“He offers down-to-earth but nevertheless eye-opening insights about the why and the how of early retirement.”–PatientRunner

Secrets of Retiring Early Customer Review #12 — “Like Magic Tricks”

“Sometimes your “secrets” look exactly like magic tricks: once revealed, they look so simple, yet you need somebody to show you how it works.”–kramerizio

The Book I Wrote

This section of the PassionSaving.com site provides articles on and excerpts from the book Passion Saving: The Path to Plentiful Free Time and Soul-Satisfying Work. It also provides information on how to order a copy of the book.

How to Place an Order for Passion Saving
The price of the book is $24, plus shipping. Payment may be made through use of the PayPal service or by writing a check.

The Money, Mission and Meaning Podcast on Passion Saving — Part One
Mark Michael Lewis said during his one-hour-long interview with Rob that: “I think you’ve accomplished something radical with your idea of Passion Saving. From my perspective, you’ve really created not just another ‘how to’ money book, where you show people how to invest, or a motivational book that just has people do the things they already know to do. You actually offer a whole new way of thinking about saving money that taps into our human psychology and desire. Now, I am going to have you highlight each of the key ideas in Passion Saving for my listeners so that they can have their minds blown like mine was.”

The Money, Mission and Meaning Podcast on Passion Saving — Part Two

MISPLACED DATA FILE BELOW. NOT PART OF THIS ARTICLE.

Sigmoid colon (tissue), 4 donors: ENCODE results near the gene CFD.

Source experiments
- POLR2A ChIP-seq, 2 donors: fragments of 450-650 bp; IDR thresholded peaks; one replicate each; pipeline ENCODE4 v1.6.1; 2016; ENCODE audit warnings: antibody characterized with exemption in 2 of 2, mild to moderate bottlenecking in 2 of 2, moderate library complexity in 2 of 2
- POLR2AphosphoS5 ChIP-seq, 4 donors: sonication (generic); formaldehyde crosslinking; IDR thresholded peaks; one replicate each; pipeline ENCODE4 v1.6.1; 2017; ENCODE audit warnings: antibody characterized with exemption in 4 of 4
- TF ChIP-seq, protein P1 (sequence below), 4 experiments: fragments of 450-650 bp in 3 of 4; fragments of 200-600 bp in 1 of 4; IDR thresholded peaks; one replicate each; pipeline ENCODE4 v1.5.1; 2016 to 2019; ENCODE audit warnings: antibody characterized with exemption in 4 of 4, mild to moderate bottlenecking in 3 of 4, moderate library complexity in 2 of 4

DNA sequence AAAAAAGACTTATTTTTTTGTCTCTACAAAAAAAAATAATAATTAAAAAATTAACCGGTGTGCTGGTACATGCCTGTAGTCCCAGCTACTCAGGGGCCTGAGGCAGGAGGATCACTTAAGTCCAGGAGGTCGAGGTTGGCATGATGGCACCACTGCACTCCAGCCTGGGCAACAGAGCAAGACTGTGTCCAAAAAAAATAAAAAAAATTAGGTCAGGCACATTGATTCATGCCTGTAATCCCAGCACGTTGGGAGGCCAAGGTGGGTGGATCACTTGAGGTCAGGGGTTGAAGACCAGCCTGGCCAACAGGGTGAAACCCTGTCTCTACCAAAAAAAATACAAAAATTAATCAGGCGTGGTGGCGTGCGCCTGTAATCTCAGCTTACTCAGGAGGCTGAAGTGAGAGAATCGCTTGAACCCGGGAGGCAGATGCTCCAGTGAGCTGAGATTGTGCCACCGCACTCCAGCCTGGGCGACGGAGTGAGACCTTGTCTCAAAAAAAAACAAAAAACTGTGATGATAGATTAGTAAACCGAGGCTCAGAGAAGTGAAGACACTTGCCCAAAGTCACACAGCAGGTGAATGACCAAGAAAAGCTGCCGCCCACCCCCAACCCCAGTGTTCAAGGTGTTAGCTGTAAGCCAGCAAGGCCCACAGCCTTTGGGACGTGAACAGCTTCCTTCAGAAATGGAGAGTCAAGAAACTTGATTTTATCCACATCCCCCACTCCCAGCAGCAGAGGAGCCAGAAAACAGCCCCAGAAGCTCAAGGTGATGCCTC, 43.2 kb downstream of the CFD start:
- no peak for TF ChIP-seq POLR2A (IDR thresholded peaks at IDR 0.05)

Mark Michael Lewis said during his one-hour-long interview with Rob that: “It’s just amazing to me that in all of the years that I have been studying this, I have never heard this particular way of putting it and how much it opens up…. I was in the financial planning business…. I probably read 50 books on finance and money and saving and investing, and I can count the number of them on one hand for which I said, “well, there is something really new and important in here”, and your book is definitely in that category. I just want to thank you for that because that’s a gift to me.”

Radio Interview on the Passion Saving Concept

Double click the play button below
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This 15-minute interview with Rob (in five parts of three minutes each) was conducted by Maxine Frost and aired from October 7, 2001, through November 4, 2001, on the Sunday Morning Update program on Newsradio KEX in Portland, Oregon. It provides a good overview of the ideas explored in depth in the book.

Network Abundance Radio, Interview with Rob re the Passion Saving Approach to Money Management

 

Text of the Introduction
“Passion Saving is saving to enhance your enjoyment of life in the years that come before you turn 65 as well as in those that come after. It’s viewing saving as a means to “buy” the true luxuries of today–plentiful free time and soul-satisfying work. It’s the financing of a different sort of retirement, one you achieve in stages as you acquire over time an increasingly enhanced ability to call the hours of the day your own.”

Text of the Glossary
What’s a “Middle-Class Millionaire”? What’s Rob getting at when he refers to “Compounding in Reverse?” And just where does “Mr.Budget” fit into all this?